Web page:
Beard Thesis Of The Constitution

Beard Thesis Of The Constitution-38
The Constitution was ratified by a vote of probably not more than one-sixth of the adult males.It is questionable whether a majority of the voters participating in the elections for the state conventions in New York, Massachusetts, New Hampshire, Virginia, and South Carolina, actually approved the ratification of the Constitution.

The most common and durable source of factions has been the various and unequal distribution of property.

Those who hold and those who are without property have ever formed distinct interests in society.

The protection of these faculties in the first object of government.

From the protection of different and unequal faculties of acquiring property, the possession of different degrees and kinds of property immediately results; and from the influence of these on the sentiments and views of the respective proprietors, ensues a division of society into different interests and parties…

The leaders who supported the Constitution in the ratifying conventions represented the same economic groups as the members of the Philadelphia Convention; and in a large number of instances they were also directly and personally interested in the outcome of their efforts.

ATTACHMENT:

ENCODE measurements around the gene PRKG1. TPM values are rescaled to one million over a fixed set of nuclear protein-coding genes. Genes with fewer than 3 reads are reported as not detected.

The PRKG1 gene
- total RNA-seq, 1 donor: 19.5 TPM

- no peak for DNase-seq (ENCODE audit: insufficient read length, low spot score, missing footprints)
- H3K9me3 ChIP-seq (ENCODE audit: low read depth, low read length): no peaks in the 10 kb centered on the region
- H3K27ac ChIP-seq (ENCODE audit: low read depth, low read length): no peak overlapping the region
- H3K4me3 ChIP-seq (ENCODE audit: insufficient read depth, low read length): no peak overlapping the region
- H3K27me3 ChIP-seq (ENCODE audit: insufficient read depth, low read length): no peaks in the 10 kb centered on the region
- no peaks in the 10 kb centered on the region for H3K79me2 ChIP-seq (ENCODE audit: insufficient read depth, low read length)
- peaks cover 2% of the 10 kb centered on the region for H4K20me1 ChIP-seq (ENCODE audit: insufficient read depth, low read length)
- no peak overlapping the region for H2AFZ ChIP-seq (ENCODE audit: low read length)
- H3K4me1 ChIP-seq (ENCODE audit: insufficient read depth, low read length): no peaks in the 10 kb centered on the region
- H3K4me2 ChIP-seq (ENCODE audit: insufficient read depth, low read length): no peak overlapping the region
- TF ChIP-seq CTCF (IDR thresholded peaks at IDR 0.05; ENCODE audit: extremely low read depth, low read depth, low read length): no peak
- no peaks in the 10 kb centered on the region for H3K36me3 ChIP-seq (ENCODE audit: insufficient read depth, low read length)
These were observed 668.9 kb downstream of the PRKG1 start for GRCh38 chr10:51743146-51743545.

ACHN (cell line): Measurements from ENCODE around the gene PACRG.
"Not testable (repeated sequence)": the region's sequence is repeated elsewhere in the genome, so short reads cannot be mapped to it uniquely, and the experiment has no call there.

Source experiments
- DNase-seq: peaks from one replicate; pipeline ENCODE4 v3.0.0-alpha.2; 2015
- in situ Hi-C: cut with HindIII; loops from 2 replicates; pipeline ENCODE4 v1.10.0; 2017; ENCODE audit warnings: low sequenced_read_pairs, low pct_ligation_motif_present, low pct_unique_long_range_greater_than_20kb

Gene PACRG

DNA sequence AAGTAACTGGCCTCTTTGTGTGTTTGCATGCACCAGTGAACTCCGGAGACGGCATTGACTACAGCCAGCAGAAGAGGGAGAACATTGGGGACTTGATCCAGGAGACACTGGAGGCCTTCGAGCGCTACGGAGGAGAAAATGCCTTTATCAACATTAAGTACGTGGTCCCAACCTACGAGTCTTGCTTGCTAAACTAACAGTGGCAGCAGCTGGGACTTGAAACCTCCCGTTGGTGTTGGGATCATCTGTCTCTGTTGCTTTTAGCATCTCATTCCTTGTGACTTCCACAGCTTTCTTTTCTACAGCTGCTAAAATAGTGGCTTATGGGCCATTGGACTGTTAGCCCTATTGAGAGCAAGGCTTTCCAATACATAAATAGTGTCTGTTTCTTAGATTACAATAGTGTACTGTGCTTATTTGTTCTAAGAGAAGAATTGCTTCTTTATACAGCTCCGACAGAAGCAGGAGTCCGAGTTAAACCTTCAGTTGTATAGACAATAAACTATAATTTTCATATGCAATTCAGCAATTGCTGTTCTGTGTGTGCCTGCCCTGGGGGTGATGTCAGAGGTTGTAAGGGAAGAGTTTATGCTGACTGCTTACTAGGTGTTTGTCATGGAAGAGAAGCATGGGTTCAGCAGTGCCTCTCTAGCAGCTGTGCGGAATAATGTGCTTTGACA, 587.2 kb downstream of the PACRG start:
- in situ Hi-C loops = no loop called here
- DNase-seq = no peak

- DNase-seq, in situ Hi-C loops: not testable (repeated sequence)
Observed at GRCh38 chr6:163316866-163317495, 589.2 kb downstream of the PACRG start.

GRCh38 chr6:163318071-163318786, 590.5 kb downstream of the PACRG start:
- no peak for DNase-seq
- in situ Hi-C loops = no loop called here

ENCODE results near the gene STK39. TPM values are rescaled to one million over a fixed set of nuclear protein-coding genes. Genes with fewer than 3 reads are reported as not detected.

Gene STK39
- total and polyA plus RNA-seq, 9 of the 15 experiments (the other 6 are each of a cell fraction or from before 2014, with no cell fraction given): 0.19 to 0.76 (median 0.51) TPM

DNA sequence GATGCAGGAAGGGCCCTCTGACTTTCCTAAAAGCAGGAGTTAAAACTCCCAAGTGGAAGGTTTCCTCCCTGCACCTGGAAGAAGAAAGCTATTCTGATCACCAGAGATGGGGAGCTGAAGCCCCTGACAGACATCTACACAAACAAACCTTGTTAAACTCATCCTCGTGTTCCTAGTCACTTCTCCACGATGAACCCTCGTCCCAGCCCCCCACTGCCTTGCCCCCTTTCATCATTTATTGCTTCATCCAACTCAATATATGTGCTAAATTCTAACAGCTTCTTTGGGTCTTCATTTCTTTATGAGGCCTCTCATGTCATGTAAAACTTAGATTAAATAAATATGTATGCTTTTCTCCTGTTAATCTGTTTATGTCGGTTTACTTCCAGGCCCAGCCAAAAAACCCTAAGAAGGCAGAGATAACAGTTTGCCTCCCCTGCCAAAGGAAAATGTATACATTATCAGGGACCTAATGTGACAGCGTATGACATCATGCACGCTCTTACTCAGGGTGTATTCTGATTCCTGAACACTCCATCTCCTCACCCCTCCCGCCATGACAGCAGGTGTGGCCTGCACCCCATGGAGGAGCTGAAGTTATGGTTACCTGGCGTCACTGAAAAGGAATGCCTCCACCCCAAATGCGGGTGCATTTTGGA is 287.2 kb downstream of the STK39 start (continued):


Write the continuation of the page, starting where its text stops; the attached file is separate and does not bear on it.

In the ratification, it became manifest that the line of cleavage for and against the Constitution was between substantial personalty interests on the one hand and the small farming and debtor interests on the other.This assault on the Founders, subtle at first, began in earnest almost 100 years ago. It was a product of self-interest that should be interpreted loosely and changed as the Progressives saw fit.The first historian to challenge the motives of the Founders was Charles Beard in (1913). The constitutional separation of powers, for example, according to Woodrow Wilson—a friend of Beard’s and a fellow Ph. in history—was a “grievous mistake” by the Founders.Suppose it could be shown from the classification of the men who supported and opposed the Constitution that there was no line of property division at all; that is, that men owning substantially the same amounts of the same kinds of property where equally divided on the matter of adoption or rejection–it would then become apparent that the Constitution had no ascertainable relation to economic groups or classes, but was the product of some abstract causes remote from the chief business of life–gaining a livelihood.Suppose, on the other hand, that substantially all of the merchants, money lenders, security holders, manufacturers, shippers, capitalists, and financiers and their professional associates are to be found on one side in support of the Constitution and that substantially all or the major portion of the opposition came from the non-slaveholding farmers and the debtors–would it not be pretty conclusively demonstrated that our fundamental law was not the product of an abstraction known as “the whole people,” but of a group of economic interests which must have expected beneficial results from its adoption?Thus, according to Beard, the constitutional convention in Philadelphia in 1787 was promoted by “a small and active group of men immediately interested through their personal possessions in the outcome of their labors. During the 1950s, historian Forrest Mc Donald did a more thorough study of the Founders and discovered what can most generously be described as errors in research and, less generously, as fraudulent research. Each state had to vote on ratifying the Constitution, and Beard offered evidence that “the leaders who supported the Constitution in the ratifying conventions represented the same economic groups as the members of the Philadelphia convention.” The Founders, Beard conceded, did not write the Constitution merely to make money, but nonetheless, “The Constitution was essentially an economic document.” Beard’s thesis, seemingly well researched, was presented in a tentative way, but it soon swept the historical profession and became gospel in college classrooms by the 1920s.The requirements for an economic interpretation of the formation and adoption of the Constitution may be stated in a hypothetical proposition which, although it cannot be verified absolutely from ascertainable data, will at once illustrate the problem and furnish a guide to research and generalization.It will be admitted without controversy that the Constitution was the creation of a certain number of men, and it was opposed by a certain number of men.It may likewise be shown, to take an extreme case, that the English nation derived immense advantages from the Norman Conquest and the orderly administrative processes which were introduced, as it undoubtedly did; nevertheless, it does not follow that the vague thing known as “justice” was the immediate, guiding purpose of the leaders in either of these great historic changes.The point is, that the direct, impelling motive in both cases was the economic advantages which the beneficiaries expected would accrue to themselves first, from their action.


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